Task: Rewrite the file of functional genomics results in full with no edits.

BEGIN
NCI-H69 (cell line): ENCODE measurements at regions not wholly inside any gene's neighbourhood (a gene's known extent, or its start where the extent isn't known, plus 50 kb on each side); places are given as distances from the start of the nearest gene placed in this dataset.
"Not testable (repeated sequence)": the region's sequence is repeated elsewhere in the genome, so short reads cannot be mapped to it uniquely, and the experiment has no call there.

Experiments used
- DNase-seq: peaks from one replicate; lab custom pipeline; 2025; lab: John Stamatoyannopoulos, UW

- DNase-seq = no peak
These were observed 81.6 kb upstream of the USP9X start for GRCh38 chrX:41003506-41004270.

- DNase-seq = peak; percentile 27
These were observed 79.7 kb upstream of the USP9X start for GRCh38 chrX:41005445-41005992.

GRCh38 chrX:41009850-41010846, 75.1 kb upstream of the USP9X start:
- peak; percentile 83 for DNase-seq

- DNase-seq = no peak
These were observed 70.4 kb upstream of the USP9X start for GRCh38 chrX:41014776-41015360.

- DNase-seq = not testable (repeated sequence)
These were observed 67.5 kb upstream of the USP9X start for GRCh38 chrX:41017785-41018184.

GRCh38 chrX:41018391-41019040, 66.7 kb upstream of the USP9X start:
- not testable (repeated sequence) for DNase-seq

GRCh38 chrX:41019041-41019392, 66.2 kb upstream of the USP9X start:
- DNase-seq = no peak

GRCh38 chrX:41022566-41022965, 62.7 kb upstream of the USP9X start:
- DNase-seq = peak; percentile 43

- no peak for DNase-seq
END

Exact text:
NCI-H69 (cell line): ENCODE measurements at regions not wholly inside any gene's neighbourhood (a gene's known extent, or its start where the extent isn't known, plus 50 kb on each side); places are given as distances from the start of the nearest gene placed in this dataset.
"Not testable (repeated sequence)": the region's sequence is repeated elsewhere in the genome, so short reads cannot be mapped to it uniquely, and the experiment has no call there.

Experiments used
- DNase-seq: peaks from one replicate; lab custom pipeline; 2025; lab: John Stamatoyannopoulos, UW

- DNase-seq = no peak
These were observed 81.6 kb upstream of the USP9X start for GRCh38 chrX:41003506-41004270.

- DNase-seq = peak; percentile 27
These were observed 79.7 kb upstream of the USP9X start for GRCh38 chrX:41005445-41005992.

GRCh38 chrX:41009850-41010846, 75.1 kb upstream of the USP9X start:
- peak; percentile 83 for DNase-seq

- DNase-seq = no peak
These were observed 70.4 kb upstream of the USP9X start for GRCh38 chrX:41014776-41015360.

- DNase-seq = not testable (repeated sequence)
These were observed 67.5 kb upstream of the USP9X start for GRCh38 chrX:41017785-41018184.

GRCh38 chrX:41018391-41019040, 66.7 kb upstream of the USP9X start:
- not testable (repeated sequence) for DNase-seq

GRCh38 chrX:41019041-41019392, 66.2 kb upstream of the USP9X start:
- DNase-seq = no peak

GRCh38 chrX:41022566-41022965, 62.7 kb upstream of the USP9X start:
- DNase-seq = peak; percentile 43

- no peak for DNase-seq